Component-based development--creating applications from reusable parts--is the next great wave in software engineering. Building with components isnít new, as the approach has been in use for several years. But today is a major turning point in the life of this technology. For the first time, the pieces are in place for component-based development to enter the mainstream of software engineering in commercial information services organizations.

Component software brings about significant changes in software engineering practices: it shifts the focus from implementation to design. With components, more than ever before, good design can mean the difference between success and failure. Componentware standards must reinforce good design through rigid protocols. If well designed, they help to solve many problems mentioned earlier.

According to [3], component-based development has become popular because the benefits of this approach are so compelling. Among them are:

Component software requires high-level standards. ObjectAge is one such standard. It builds upon COM and improves on OLE to provide a significant level of application distribution (in terms of code modules) and component cooperation. ObjectAge supports hierarchical documents composed of many document objects. It is intended for traditional file-based applications such as word processors, spreadsheets, software development environments, and even databases.

Other componentware systems do exist. However, they are aimed at other domains. Examples include:

System Overview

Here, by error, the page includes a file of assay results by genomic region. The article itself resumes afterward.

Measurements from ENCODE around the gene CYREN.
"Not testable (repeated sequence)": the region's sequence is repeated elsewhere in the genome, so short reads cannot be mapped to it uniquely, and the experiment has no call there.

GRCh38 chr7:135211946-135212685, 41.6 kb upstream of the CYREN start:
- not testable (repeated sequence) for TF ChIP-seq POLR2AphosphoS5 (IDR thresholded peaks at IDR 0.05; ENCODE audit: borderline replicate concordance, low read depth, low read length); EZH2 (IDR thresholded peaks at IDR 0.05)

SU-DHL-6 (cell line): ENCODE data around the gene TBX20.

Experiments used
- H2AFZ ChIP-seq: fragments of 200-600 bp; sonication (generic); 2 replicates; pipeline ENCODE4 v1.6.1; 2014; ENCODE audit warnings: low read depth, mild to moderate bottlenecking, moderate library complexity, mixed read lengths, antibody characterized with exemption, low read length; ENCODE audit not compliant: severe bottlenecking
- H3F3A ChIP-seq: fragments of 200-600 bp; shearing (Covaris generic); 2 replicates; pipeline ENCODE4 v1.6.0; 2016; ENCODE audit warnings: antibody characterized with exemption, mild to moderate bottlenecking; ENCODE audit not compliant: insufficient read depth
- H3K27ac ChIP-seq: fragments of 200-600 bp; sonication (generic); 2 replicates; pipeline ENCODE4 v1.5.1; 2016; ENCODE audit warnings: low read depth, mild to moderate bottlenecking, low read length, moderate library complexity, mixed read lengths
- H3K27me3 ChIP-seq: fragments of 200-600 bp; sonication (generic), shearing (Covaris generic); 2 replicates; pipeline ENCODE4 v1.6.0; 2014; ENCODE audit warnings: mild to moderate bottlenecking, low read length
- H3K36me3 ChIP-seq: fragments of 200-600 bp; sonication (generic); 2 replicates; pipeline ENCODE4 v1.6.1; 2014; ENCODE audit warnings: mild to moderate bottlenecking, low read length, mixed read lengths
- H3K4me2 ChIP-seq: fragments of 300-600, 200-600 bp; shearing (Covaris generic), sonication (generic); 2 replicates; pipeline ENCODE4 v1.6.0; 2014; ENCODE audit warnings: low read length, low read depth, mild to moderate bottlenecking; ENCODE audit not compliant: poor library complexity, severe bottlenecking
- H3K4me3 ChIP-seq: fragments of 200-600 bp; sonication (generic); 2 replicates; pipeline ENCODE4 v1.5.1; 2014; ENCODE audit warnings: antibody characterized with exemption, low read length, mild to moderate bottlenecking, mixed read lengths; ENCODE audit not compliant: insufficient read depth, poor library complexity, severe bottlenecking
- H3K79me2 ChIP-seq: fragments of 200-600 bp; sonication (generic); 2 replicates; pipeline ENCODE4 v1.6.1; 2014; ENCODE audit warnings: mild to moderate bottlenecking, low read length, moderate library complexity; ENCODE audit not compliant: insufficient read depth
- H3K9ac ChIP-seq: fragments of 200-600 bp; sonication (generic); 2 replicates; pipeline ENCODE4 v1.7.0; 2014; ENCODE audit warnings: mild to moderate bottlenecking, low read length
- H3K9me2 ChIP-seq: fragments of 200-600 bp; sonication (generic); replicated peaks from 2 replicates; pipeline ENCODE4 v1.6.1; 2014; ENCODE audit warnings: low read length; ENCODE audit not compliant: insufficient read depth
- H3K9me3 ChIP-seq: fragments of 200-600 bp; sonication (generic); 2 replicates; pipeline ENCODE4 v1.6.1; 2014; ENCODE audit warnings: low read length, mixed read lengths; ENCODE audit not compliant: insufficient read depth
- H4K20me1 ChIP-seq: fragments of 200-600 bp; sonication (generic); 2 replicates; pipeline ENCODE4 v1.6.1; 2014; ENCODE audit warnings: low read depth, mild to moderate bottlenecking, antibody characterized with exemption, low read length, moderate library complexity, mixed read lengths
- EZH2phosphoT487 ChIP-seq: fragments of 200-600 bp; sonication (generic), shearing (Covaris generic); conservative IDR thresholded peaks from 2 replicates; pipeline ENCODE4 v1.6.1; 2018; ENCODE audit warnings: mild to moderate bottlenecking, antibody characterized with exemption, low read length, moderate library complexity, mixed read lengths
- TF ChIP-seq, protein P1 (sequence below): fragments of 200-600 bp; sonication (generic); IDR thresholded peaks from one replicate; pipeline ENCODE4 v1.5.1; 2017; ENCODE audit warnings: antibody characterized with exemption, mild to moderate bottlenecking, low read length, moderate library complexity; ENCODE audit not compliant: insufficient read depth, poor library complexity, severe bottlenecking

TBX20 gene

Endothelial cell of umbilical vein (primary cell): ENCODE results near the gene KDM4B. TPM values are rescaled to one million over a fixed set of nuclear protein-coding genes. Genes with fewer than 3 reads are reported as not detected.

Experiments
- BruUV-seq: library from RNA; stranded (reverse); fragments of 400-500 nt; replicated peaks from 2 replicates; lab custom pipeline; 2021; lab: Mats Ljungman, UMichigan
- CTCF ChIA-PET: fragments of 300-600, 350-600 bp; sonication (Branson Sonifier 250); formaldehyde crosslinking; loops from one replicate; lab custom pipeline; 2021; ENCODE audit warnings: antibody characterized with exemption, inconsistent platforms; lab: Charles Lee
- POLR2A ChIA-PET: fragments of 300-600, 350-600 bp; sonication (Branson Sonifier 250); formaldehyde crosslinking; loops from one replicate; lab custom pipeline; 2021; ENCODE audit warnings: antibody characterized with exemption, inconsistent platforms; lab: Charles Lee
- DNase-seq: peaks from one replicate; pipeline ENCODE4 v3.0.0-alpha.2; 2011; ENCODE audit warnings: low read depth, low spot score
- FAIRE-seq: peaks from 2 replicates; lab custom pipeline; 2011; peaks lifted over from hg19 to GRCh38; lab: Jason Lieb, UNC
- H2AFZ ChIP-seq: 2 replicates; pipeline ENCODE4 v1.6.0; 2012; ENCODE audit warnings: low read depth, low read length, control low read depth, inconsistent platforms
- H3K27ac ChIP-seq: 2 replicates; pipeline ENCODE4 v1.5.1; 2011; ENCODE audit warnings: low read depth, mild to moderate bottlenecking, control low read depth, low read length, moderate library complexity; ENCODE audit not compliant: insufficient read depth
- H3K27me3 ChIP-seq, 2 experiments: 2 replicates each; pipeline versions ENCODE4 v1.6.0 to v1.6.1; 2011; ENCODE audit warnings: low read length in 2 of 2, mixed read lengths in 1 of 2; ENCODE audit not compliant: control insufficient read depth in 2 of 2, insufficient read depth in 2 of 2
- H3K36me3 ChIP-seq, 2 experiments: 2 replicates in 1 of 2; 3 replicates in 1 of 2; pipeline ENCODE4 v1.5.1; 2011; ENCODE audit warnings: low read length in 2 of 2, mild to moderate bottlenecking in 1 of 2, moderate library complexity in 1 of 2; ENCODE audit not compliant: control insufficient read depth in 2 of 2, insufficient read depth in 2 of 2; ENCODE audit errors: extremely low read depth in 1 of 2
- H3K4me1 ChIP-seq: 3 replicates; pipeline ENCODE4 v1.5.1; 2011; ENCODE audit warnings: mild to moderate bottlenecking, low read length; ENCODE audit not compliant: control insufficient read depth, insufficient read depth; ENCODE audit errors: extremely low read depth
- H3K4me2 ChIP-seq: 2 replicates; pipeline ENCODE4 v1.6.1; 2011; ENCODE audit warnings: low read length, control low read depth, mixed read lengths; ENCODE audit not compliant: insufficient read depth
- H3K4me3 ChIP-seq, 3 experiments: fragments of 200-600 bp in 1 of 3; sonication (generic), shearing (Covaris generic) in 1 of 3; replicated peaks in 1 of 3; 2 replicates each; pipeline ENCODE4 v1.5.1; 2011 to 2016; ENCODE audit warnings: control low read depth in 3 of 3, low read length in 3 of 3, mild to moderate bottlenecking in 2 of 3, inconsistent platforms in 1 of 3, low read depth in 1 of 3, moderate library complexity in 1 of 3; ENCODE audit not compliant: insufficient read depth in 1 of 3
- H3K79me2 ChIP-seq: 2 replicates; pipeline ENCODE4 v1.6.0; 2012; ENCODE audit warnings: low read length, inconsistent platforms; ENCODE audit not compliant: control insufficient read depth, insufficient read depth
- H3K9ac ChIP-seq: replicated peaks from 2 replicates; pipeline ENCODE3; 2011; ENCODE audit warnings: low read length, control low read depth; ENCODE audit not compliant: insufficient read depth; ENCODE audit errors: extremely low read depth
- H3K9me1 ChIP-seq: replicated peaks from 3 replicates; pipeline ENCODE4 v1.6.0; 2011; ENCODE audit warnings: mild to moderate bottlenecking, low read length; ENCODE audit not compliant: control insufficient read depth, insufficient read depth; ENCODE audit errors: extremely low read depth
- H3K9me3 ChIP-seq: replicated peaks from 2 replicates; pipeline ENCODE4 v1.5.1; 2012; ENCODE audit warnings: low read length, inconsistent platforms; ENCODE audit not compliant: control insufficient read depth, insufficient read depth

The primary reason for creating ObjectAge was increasing the level of code reuse. Not only are components free to share their content and representations, but also much of what constitutes an application is provided in separate and universally-compatible components. Moreover, this architecture is completely open. If a need for some previously absent functionality arises, objects can provide new interfaces, and new components that use them can be added to the system. This provides for robust evolution of functionality over time, i.e. client components enumerate serversí interfaces from the most powerful to the least, and try to implement functionality using the best available one. Old components will be compatible, but the functionality will not be the most sophisticated. On the other hand, newer components will provide more powerful interfaces, and the functionality will be proportional. This can be exemplified by a clipboard-copy command handler: when it comes to rendering it has two obvious options: render as a bitmap or as a vector metafile. Obviously, in most cases, metafiles are preferable, since they can be scaled to any size without loss of quality. However, if an object can only render itself as a bitmap, vector export is not possible, and the clipboard-copy component will have to settle for only one format.